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15 Questions to Tine Thing Helseth

img  Tobias
Hi! How are you? Where are you?
Hi! Right now I am great! The spring has come to Oslo, so I am enjoying the sun as much as I can in my breaks between practising.   

What’s on your schedule right now?
I have had a couple of weeks off from concerts. I still study for the bachelor degree at Barratt Due Institute of Music in Oslo, and it is good to have some school work done as well.  Also it was very nice to have some time off to look back on a very busy half year. It takes some time to digest everything, and now I am looking forward to start travelling again.

Can you still remember the first time you heard a piece of classical music?
Well, not the exact time. I come from a music family, but not classical in particular. So there has been a lot of different types of music for me from a very early age.

What was the deciding moment, which made you want to become an artist?

As long as I can remember I have wanted to be a musician. I started to play piano when I was 5 years old, and trumpet when I was around 7. Trumpet soon become my favourite. If you ask my friends they will say that I always have acted like I wanted to be a musician.

What’s the hardest part about being a musician and what’s the best?
The best part is definetly to be able to do what you love the most all the time! To play music, both alone and with others, and share so many special moments with other musicians and your audience. The hardest times is maybe some of the times when practising is not so much fun, but then you must think about all the wonderfull times and all the wonderfull music, and most of all how lucky you are that are able to travel around and share your music. 

Do you consider it important that more young people care for classical music? If so, how, do you think, could this be achieved?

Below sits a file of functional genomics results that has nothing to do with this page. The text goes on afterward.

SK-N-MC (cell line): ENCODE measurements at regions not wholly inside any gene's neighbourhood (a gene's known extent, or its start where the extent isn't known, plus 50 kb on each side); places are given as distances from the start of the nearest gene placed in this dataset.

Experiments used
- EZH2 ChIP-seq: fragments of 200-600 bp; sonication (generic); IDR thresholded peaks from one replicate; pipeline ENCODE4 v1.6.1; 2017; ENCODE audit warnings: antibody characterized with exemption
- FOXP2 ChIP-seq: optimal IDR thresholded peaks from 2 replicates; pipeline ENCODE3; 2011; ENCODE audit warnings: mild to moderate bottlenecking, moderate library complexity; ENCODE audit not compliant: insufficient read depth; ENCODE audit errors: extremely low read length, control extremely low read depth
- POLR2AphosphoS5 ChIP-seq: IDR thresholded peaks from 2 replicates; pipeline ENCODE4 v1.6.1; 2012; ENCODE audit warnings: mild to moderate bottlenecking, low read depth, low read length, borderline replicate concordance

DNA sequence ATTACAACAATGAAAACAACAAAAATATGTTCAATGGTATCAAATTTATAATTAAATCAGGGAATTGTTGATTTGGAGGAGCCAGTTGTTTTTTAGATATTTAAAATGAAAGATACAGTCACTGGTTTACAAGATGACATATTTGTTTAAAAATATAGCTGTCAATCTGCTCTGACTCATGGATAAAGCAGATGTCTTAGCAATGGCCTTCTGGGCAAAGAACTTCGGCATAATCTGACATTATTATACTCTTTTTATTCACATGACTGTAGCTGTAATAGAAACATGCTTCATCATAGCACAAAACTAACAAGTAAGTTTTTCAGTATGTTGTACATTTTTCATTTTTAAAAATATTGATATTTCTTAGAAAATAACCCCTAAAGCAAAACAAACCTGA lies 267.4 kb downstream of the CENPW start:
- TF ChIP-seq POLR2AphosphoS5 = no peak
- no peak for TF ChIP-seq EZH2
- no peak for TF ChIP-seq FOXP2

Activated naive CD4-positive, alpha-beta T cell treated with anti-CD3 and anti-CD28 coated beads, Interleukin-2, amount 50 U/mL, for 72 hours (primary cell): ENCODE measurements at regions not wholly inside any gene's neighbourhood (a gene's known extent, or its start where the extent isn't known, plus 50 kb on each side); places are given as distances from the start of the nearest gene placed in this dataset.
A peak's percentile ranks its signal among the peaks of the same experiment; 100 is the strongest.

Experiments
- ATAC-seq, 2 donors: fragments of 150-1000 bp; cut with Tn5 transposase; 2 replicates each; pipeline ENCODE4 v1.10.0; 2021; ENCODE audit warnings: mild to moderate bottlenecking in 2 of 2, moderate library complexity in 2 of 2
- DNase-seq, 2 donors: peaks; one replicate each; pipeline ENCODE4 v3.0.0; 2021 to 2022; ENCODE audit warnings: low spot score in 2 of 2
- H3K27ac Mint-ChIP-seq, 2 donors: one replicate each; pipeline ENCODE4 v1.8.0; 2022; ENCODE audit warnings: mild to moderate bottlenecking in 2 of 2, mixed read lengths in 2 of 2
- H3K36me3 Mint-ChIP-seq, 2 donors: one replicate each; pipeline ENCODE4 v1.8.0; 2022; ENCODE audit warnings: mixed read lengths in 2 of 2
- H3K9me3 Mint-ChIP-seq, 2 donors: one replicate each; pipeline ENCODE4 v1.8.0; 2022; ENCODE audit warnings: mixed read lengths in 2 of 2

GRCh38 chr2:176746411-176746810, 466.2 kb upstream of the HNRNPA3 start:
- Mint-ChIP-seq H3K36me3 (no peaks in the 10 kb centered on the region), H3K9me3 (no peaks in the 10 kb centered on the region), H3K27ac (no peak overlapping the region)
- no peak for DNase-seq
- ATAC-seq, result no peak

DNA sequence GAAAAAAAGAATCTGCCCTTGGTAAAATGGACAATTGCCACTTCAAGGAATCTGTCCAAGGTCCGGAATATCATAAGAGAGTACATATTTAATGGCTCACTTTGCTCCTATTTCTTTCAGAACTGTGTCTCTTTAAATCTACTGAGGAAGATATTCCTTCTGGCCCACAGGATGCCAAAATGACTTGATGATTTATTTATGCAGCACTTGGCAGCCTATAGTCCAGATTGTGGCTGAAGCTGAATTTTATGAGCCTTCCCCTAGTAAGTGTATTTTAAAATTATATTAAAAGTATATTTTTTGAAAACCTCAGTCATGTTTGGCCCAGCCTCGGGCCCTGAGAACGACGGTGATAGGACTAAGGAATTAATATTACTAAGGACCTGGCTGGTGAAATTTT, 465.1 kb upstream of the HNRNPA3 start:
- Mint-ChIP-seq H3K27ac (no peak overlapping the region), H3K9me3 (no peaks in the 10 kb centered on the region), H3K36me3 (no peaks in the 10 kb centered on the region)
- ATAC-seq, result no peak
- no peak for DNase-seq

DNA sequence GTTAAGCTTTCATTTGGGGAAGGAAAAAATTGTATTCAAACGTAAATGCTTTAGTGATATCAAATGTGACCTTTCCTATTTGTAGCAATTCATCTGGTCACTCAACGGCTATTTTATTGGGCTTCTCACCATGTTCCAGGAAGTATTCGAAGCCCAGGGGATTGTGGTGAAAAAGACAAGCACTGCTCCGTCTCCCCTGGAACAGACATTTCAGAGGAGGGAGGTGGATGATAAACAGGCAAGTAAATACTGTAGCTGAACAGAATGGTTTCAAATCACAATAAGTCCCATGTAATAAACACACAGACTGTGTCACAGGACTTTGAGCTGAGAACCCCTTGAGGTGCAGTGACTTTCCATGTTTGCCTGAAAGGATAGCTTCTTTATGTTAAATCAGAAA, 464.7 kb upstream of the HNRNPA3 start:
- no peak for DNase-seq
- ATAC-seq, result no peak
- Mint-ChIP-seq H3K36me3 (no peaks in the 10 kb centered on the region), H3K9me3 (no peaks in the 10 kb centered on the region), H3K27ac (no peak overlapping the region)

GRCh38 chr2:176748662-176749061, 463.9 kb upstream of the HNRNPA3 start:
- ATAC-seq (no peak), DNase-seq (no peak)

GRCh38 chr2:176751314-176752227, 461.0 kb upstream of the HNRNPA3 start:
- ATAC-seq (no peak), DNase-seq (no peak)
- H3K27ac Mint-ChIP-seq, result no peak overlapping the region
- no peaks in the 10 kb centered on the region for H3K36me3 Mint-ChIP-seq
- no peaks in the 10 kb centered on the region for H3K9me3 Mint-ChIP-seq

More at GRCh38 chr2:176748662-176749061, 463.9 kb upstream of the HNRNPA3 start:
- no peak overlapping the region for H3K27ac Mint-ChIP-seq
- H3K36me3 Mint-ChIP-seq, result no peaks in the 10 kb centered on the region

Actually, I am the leader of the youth departement in a foundation in Norway called “the listeners of classical music foundation”. We work for many different things, most of all to make classical music more visible in our everyday life. But one of our main goals is to make young people discover and experience classical music. I think that by making it more accessible, and with that I am not thinking about making it cool for the sake of making it cool, but repertoire, the concertvenue, dresscode etc. is a thing we should think about. And I also think that it is important that the artists shows themselves also in a personal way, and meet the audience in person.

How would you rate the importance of the internet and new media for classical music?
The internet is definetely important nowadays, especially when it comes to younger people. Take f.ex. the wonderfull world of iTunes, wherever you live in the world you can now get almost whatever recording you like right down on your computer or ipod and listen to it straight away! And also you can follow up on what is happening with all the artists, orchestras etc., and the artists can through f.ex. their web-site connect with their audience all around the world.

With so many different recordings of a particular piece available – how do you keep yours fresh and different?